Thursday, September 8

Got An Emergency Plan?


Shoot, a fella could have a pretty good weekend in Vegas with all that stuff.*

As it happens, one of the side effects of last month's kitten-proofing the basement was an upgrade and expansion of our emergency preparedness. I'm curious about the rest of y'all. Got a plan? Anything happen recently to make you think about one?

Ours is pretty much an outgrowth of backpacking. I'm from the "be prepared for anything" not the "shave every ounce" school. Under duress grabbing my smaller pack, which hangs by the back door, would provide shelter, extra clothing, a pretty damned good first aid set up, means of purifying water and cooking, four freeze dried meals and oatmeal, bouillon, and stuff that'd keep two people alive for a week with no deprivation. There's blankets and a couple of gallons of water in each car.

The most likely disaster in this part of the world is a tornado. Surviving a tornado would mean being in the basement, and possibly trapped there. The best news about a tornado is that in the worst case the distruction might be a mile wide, so you're unlikely to remain undiscovered for long. Even so we're set for five days easy: a gallon of water per person per day, more meals, plenty of candles, another backpacking stove, another first aid kit, a toilet seat that fits over a five gallon bucket with disposal bags and enzyme treatment. Battery/hand cranked radio. Hammer, nails, pry bar, multi-bit manual screwdriver. Referee's whistle. Plenty to read down there, too, if you don't mind old magazines.

I've got means to feed the cats, too, for five days in our absence, but I can't imagine how it would come to that. There's two cardboard carriers upstairs and two down for emergencies--it takes two people five minutes to get Stinky into the hard carrier in the best of times, but he'll jump in a box by himself.

Regular maintenance: we don't have food-grade UV-proof storage for water, so we just rotate gallons from the grocery every other time. And prescriptions for vicodin, tylenol 3, and staydal nasal spray for the med kits. My wife usually does that because the doc is suspicious of me.

What isn't included: sleeping bags. If it were the dead of winter I'd try to grab the two 0ยบ mummies, but otherwise ground pads and blankets are a better, space-saving choice.

Proposed upgrade: one of those inflatable beds for the basement.

Recent upgrade spurred by Katrina: more cash. They weren't accepting credit cards or doing any banking because the electronics were out. I never carry any cash, so now there's enough for two bus tickets somewhere and a couple of nights in a hotel.

Although I am thinking that current maps of all the routes to Canada might come in handy.

* Slim Pickens, Dr. Strangelove. The line was changed from "Dallas" after the Kennedy assassination, though why it was Dallas in the first place still puzzles me.

5 comments:

KathyR said...

I have maybe 2 or 3 days worth of water now and maybe a week's worth of food. A large unopened first aid kit. I need to add more water. It has been 11 years since the last big earthquake and I've gotten a bit lax.

The trouble is, how do I know which part of the house won't be destroyed when the Big One comes?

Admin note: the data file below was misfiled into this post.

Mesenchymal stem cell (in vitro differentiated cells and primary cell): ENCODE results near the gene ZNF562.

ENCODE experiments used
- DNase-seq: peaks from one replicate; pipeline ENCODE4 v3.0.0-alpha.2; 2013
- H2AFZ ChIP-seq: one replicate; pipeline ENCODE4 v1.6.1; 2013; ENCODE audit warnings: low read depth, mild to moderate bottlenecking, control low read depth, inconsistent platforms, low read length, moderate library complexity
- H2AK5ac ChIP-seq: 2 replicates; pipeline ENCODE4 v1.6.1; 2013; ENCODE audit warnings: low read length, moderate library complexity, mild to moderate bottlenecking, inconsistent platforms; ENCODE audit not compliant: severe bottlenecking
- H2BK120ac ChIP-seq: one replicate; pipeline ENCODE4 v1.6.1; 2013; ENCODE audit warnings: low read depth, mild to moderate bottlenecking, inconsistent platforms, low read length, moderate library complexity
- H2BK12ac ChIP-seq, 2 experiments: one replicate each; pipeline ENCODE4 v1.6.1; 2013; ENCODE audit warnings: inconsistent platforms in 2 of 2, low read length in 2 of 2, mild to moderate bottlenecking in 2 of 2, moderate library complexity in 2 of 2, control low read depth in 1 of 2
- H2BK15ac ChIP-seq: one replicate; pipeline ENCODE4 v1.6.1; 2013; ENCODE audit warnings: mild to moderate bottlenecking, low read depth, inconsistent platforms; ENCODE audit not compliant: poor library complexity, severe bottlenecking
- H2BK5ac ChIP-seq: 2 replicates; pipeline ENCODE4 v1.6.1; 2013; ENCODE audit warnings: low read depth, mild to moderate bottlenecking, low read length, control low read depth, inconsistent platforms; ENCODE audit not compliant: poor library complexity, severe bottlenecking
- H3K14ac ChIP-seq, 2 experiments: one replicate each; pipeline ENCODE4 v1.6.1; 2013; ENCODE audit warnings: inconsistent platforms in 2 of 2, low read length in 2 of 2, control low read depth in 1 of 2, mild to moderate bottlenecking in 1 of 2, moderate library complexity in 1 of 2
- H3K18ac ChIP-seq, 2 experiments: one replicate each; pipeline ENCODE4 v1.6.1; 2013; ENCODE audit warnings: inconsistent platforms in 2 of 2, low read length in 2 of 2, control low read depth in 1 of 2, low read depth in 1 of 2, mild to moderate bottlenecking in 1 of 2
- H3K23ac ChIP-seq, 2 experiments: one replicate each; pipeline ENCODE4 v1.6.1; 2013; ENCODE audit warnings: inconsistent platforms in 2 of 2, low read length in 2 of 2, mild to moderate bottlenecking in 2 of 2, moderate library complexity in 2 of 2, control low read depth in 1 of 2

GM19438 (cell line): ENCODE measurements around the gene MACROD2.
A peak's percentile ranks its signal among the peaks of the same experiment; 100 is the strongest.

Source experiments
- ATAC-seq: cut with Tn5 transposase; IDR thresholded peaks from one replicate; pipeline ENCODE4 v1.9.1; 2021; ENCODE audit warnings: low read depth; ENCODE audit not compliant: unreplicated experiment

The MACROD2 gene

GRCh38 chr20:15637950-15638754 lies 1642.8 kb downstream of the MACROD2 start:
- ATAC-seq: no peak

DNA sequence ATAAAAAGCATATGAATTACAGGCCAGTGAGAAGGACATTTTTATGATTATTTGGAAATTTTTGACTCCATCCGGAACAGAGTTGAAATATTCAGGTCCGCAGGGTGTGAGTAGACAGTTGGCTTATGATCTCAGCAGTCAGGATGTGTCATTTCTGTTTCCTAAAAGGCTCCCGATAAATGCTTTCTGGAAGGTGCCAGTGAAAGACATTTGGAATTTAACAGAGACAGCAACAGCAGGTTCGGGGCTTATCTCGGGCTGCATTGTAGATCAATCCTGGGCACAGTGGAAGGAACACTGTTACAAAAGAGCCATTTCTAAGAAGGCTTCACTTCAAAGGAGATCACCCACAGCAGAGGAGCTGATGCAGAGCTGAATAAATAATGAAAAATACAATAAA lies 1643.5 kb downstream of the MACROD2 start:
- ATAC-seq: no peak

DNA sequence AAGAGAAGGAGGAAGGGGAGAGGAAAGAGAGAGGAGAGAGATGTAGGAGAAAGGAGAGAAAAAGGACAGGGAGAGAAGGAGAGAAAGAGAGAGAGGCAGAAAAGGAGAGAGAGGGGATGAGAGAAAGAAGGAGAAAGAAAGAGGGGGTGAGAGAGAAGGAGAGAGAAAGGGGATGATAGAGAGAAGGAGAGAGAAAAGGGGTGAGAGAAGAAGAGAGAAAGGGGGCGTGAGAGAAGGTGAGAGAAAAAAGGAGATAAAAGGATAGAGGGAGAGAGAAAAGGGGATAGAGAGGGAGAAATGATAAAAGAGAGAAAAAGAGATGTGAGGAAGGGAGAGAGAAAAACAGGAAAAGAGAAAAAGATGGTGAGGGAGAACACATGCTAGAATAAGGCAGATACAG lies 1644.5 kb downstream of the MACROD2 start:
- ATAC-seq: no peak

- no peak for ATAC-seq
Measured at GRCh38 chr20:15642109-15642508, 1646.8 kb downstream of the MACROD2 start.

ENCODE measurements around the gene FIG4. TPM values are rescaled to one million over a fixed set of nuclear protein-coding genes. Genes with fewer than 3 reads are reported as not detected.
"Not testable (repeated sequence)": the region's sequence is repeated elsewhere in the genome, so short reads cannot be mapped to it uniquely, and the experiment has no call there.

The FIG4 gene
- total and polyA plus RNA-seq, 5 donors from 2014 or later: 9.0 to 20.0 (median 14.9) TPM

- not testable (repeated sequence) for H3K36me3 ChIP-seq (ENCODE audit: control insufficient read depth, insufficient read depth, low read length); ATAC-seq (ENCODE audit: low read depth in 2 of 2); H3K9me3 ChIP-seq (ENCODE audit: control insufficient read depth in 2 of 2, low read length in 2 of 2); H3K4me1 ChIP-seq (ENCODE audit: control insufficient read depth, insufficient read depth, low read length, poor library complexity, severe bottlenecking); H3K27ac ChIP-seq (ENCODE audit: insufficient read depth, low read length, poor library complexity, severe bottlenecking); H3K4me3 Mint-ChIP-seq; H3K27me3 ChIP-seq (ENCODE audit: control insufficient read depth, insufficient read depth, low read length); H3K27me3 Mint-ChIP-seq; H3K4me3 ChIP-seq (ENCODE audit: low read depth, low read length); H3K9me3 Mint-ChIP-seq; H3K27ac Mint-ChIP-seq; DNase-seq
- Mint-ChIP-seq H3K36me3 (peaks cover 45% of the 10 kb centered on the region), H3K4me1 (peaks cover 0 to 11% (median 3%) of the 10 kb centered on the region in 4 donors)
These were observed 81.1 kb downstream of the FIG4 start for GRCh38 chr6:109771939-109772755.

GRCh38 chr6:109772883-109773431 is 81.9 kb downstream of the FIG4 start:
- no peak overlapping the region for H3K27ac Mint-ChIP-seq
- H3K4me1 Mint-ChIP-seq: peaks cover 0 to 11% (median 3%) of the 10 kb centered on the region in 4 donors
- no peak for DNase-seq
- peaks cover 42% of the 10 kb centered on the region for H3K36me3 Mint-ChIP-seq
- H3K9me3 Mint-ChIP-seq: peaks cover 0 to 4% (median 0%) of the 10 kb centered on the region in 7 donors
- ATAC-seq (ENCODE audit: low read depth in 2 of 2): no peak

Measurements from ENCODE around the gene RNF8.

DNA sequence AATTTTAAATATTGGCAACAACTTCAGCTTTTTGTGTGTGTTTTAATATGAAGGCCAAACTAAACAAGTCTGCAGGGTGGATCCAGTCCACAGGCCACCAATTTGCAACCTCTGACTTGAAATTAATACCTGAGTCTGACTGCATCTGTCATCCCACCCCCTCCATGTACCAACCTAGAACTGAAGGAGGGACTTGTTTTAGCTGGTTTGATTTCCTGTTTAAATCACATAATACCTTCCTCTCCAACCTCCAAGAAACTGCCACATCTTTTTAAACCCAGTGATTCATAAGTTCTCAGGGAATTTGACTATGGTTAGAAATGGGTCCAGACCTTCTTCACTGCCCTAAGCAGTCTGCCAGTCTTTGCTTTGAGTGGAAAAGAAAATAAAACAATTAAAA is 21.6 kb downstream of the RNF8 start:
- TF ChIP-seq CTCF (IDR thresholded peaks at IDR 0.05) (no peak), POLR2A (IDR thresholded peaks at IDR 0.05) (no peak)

Pepper said...

Vicodin? You know how to party!

We've got water and canned-foods with the peel-back tops. Oughtta get more water and think about a decent toilet alternative.

But, given that we live in a space the size of a comfy closet, I'm not sure where we should put it all.

doghouse riley said...

Vicodin? You know how to party!

Thanks. I've mastered the basics, except for the crowd part.

Vicodin could be the difference between life and death in the woods, especially if you hike solo. Staydal, now, you could give to someone before you removed his appendix, but probably not before you removed your own.

D. Sidhe said...

We've got water, mostly. For a couple days. While there are four of us and two cats, rarely are we all home at the same time. To be honest, with four of us crammed in here, there's not much room for anything else. And yeah, which-part-of-the-house-would-survive seems an issue. A first aid kit. Always more food than we need, in the pantry, definitely for the cats, but also for us. Flashlights, because my partner's into that. Painkillers, because of my migraines. Emergency cash.

I suppose I shouldn't say it, but my emergency survival plan is pretty much not to. The most likely disaster in my neck of the woods is either earthquake, which my partner's seismologist father thinks will leave our home largely unscathed, and volcanic eruption by Mount Rainier, which will put us down within minutes.

And honestly, if Rainier ends up looking like St Helens did, I'm not particularly interested in hanging around. You all worship what you want. But there's a river and a rainforest on that mountain that I can't do without.

Call it an end of life directive. I spent the first eighteen years of my life tooth and nail, I'm not planning on going back to it.

I'm a lot more worried about, and prepared for, fires. Zombies and the Apocalypse can take care of themselves.

Cynthia said...

Doghouse, Don't forget some form of id, maybe a copy of your drivers license would do. I heard today that FEMA were not going to give any more debit cards to Katrina survivors here in Texas. (I believe some were questioning how could they ensure the poor were using them wisely. WTF???) So how do the survivors get the money, you ask? Well, survivors have to have a bank account or a mailing address. One woman got a PO Box, but can't get her certified mail without an id, which she lost in the flood. Damn, those Republicans think of everything!